A massive leap in trading income powered strong first-half results from Swiss Bank Corporation, which yesterday reported an 18.5 per cent rise in operating income to Sfr4bn (pounds 2.2bn).
SBC, one of Switzerland's big three commercial banks which earlier this year bought SG Warburg, the City's premier investment bank, said its consolidated net interim profit rose 23.3 per cent to Sfr540m.
The positive trend in operating income was mainly ascribed to the 128 per cent increase in net trading income to Sfr1.2bn, and revenues from first-time business consolidations. These included Brinson Partners asset management and the O'Connor Associates derivatives business in the US.
Georges Blum, SBC's chief executive, expressed confidence in achieving "satisfying results over the whole year", and said the bank was on course for its goal of a 10 per cent return on equity over the next two to three years.
Marcel Ospel, who has taken over as the chief executive of SBC-Warburg, said the recently acquired British investment bank had neither lost market share nor any key personnel since the takeover. He said there had been no important departures since four senior executives and a number of other Warburg staff moved to investment banking rival, Deutsche Morgan Grenfell, in February.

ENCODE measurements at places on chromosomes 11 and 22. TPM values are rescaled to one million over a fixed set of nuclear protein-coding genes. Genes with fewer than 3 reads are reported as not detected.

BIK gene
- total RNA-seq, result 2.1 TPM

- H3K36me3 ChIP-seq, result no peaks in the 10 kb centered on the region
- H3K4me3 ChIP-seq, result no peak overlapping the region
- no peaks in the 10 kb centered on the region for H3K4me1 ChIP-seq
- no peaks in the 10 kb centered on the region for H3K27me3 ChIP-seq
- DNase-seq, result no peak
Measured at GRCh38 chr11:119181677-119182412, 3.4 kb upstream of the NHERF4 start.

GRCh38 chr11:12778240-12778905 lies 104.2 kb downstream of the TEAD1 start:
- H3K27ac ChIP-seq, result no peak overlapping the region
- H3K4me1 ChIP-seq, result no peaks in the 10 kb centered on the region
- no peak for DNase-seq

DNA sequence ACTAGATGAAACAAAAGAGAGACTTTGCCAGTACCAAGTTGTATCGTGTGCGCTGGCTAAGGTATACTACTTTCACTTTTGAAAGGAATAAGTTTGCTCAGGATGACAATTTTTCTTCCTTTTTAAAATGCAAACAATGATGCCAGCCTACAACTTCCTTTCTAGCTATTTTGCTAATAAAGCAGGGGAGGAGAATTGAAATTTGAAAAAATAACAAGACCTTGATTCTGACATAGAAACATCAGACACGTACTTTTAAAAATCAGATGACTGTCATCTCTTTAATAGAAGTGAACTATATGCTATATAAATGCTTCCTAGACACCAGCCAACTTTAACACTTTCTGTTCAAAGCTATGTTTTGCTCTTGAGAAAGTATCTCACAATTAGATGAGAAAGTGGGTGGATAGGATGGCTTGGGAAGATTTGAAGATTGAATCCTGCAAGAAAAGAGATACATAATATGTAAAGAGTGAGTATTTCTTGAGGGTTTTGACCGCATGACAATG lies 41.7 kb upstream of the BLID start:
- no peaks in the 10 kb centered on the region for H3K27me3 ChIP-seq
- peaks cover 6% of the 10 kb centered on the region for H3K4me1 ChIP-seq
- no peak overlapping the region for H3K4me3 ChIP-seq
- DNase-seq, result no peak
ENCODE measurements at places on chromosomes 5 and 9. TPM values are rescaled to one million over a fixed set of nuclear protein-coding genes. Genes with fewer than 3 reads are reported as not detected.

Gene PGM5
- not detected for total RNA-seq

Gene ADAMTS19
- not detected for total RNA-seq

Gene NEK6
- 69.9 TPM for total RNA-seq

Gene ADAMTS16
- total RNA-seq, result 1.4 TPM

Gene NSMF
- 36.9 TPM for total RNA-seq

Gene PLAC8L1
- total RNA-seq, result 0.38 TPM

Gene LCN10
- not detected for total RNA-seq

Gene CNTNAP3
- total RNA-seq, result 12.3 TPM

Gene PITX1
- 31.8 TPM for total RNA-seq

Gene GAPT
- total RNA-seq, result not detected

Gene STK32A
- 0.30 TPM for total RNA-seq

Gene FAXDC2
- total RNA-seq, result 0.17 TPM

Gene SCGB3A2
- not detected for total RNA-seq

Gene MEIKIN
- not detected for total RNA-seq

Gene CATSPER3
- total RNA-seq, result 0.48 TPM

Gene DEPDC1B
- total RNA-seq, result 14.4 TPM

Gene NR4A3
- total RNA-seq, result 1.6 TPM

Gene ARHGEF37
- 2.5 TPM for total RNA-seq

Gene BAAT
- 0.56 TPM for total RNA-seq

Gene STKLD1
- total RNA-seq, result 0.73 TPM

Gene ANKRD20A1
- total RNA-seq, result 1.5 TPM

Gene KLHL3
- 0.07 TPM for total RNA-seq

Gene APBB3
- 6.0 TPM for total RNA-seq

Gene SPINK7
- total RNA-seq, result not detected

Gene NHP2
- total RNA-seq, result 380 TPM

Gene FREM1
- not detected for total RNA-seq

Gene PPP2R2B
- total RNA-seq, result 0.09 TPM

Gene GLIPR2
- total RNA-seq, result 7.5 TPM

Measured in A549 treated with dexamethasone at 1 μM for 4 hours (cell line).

Sarah Manton, analyst with Smith New Court, said: "The trading figures, even when based on the poor first half of 1994, are spectacularly good, especially when you consider that the interest margin does not appear to have suffered." The interest margin stayed around 1.3 per cent.
SBC said conditions for trading were helped by the continued decline in interest rates and by the relative calm in the foreign exchange markets. Securities trading turned in an interim profit of Sfr423m, compared with a loss of Sfr186m in the first half of 1994.
The takeover of SG Warburg was formally completed last month, and the financial results of the merged investment banking operation will not show up until the second half of 1995. SBC said "for all practical purposed the combination of the two businesses is already largely complete".
SBC said a 3.4 per cent increase in net interest income to Sfr1.4bn reflected more favourable refinancing conditions and lower interest provisions. "This result was seen as all the more encouraging in view of the substantial equity resources that were no longer earning interest because they were applied to the acquisition of strategic participations."
Net commission income, at pounds 1.3bn, was above the level of the second half of last year, but just below the record established in the first half of 1994.